Again, within the confines of an Editorial Note we can only indicate some issues in broad brush-strokes. So let’s take one topical area. If we are to advance a second radical phase of the national democratic revolution, as we surely must, we require among other things a strategically disciplined, professional National Treasury and South African Revenue Service (SARS).
The Guptas’ smash-and-grab, parasitic agenda has no such interest. A National Treasury that blows the whistle on the squandering of public resources on corrupt tenders, or that asks rational questions about a mega nuclear build programme, or a SARS that probes high income earners, are all anathema to the Guptas.
By contrast, the Ruperts and Bekkers for both sentimental and wealth preservation reasons, would like to see an effective Treasury and SARS capable of staving off a South African economic meltdown. But for them and much of the rest of South African monopoly capital, a strategically disciplined and professional Treasury and SARS would be institutions that essentially imposed a neo-liberal, investor friendly macro-economic policy programme that continued to lock South Africa into its semi-peripheral global positioning within the wider imperialist value chain.
Against the parasitic agenda of the Guptas and others, the SACP supports the defence of a strong and professionally effective Treasury and SARS, but the strategic discipline we have in mind is radically different from that of the Ruperts and Bekkers. We recognise the imperative for macro-economic, monetary and fiscal strategic discipline and professionalism in support of a radical second phase of the NDR.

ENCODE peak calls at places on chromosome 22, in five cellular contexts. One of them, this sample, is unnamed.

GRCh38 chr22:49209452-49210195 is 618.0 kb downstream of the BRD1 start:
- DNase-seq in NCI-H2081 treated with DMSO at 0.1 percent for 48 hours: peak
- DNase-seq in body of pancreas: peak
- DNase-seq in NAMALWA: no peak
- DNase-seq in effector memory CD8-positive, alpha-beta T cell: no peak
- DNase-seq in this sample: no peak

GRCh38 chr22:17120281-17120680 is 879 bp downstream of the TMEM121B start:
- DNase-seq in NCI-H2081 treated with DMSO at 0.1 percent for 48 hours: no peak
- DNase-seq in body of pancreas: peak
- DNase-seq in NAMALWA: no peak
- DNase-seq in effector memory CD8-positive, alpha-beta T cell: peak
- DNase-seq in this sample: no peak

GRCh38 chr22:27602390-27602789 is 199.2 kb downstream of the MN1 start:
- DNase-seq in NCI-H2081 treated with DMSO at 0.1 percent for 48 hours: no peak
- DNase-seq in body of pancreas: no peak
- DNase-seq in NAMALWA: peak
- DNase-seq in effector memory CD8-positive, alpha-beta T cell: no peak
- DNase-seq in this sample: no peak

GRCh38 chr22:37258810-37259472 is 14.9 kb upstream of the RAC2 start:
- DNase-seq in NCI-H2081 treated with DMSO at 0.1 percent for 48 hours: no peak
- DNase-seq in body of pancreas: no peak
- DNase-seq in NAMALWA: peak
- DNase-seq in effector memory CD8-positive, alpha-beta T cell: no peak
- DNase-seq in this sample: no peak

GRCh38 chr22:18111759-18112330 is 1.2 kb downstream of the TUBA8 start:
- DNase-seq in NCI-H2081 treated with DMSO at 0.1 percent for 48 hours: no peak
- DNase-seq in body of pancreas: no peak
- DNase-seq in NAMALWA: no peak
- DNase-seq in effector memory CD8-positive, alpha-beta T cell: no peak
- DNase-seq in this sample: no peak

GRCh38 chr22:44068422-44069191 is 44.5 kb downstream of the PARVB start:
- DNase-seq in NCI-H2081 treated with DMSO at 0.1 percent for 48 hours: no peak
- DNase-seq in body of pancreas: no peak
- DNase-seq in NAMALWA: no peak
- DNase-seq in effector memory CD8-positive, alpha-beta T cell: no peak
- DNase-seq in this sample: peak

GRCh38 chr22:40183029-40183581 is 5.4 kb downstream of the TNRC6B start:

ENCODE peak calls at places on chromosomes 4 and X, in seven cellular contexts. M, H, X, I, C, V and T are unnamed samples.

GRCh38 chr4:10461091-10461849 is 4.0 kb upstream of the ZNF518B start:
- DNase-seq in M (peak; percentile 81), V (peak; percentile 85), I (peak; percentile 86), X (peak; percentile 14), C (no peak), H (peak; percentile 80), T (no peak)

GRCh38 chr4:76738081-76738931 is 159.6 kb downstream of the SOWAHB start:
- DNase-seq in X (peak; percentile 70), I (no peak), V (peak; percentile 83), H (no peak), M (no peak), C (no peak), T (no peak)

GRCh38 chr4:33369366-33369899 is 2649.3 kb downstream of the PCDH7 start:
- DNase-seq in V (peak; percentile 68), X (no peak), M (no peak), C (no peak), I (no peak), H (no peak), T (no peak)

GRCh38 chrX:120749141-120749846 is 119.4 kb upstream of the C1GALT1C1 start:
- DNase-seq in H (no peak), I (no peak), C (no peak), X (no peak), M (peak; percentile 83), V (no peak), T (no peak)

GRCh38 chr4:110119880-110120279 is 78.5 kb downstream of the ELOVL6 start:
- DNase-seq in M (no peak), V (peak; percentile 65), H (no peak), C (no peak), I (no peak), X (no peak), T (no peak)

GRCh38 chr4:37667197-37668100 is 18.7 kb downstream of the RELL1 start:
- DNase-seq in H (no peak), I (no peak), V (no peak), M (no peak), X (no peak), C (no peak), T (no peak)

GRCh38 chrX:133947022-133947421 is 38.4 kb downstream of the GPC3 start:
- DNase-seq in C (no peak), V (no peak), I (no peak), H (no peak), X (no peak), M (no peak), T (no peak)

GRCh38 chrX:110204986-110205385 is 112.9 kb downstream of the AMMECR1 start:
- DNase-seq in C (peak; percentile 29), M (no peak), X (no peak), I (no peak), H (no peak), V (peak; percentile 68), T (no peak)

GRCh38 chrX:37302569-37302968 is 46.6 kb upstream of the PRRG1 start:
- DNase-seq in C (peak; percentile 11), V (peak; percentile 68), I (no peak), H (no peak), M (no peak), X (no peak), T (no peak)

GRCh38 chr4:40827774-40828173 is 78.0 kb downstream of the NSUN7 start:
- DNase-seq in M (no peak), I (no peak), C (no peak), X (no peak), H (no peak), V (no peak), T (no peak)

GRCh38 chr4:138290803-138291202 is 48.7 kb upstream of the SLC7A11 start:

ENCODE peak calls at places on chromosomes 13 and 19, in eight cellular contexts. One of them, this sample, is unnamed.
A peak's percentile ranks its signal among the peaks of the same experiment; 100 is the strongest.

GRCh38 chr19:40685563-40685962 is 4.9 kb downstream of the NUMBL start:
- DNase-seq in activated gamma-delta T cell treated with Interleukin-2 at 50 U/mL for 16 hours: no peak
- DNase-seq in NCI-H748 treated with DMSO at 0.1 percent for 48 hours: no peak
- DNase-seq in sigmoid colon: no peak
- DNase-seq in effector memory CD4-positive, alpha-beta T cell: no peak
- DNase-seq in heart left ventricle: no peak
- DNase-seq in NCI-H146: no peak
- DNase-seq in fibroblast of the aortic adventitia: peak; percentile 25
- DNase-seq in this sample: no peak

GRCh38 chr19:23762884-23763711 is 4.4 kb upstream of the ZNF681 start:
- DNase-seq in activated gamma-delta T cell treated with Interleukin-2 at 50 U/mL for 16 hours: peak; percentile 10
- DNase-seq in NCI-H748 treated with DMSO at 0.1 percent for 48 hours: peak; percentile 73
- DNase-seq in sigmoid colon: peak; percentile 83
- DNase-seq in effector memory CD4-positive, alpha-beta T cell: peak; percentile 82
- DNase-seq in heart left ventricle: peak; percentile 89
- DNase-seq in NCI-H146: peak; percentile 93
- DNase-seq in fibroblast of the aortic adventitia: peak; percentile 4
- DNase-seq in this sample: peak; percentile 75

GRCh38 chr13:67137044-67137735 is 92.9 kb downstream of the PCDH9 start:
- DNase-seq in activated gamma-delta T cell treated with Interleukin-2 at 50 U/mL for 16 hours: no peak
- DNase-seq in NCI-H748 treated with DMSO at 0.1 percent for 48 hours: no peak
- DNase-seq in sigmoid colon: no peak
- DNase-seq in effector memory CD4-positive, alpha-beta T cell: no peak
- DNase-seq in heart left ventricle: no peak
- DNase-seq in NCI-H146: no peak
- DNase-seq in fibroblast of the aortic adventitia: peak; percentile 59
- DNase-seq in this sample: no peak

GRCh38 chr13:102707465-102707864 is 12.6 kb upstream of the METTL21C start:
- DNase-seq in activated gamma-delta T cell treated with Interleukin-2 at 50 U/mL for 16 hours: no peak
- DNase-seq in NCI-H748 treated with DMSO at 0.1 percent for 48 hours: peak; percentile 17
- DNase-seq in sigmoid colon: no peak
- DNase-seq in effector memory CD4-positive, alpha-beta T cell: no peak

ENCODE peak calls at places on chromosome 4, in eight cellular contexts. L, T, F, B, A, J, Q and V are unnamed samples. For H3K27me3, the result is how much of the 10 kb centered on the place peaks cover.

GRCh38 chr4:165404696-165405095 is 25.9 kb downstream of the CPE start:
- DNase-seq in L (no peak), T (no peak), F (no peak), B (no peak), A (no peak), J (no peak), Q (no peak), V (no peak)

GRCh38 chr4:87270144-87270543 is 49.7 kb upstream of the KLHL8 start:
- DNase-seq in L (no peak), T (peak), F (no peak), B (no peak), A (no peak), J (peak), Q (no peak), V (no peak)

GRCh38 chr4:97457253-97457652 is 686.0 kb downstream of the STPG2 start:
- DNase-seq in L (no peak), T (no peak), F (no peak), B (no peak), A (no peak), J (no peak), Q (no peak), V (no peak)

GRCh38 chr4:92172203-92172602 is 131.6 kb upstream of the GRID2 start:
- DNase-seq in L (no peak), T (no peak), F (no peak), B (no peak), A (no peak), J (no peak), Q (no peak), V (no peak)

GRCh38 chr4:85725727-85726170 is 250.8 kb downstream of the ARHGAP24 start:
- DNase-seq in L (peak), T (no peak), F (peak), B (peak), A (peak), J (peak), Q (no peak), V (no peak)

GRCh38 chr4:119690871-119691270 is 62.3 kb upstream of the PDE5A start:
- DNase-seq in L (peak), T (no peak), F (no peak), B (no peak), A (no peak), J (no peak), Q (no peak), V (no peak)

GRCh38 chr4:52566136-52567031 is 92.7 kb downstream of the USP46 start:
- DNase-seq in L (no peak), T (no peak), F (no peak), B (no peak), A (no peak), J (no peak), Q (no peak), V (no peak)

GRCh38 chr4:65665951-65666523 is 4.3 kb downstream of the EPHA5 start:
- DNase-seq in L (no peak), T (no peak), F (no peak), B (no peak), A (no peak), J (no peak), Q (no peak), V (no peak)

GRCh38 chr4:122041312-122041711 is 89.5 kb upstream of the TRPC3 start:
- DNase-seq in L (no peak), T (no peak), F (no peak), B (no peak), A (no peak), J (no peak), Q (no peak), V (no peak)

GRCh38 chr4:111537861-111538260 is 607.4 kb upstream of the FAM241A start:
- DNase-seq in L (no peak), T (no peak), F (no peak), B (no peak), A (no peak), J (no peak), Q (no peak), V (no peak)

This includes macro-economic policy aligned to re-industrialisation, a major state-led infrastructure spend programme, job creation and sustainable social redistribution. In short, we require an effective Treasury and SARS, along with development finance institutions, which form important pillars of a democratic, developmental state. This is the only way that we can begin to roll back the neo-liberal agenda of the Ruperts and Bekkers. But the very state and parastatal instruments required for this developmental agenda are the ones that are actively and wilfully eroded by the Gupta agenda.
In short, exposing and putting an end to the parasitism of the Guptas and others like them is not a diversion from confronting monopoly capital as personified by the Ruperts and the Bekkers. Defeating parasitism is essential to confronting monopoly capital and advancing, deepening and defending our national democratic revolution.
This article appeared as an editorial in the African Communist. It subsequently appeared in Umsebenzi Online, the online journal of the SACP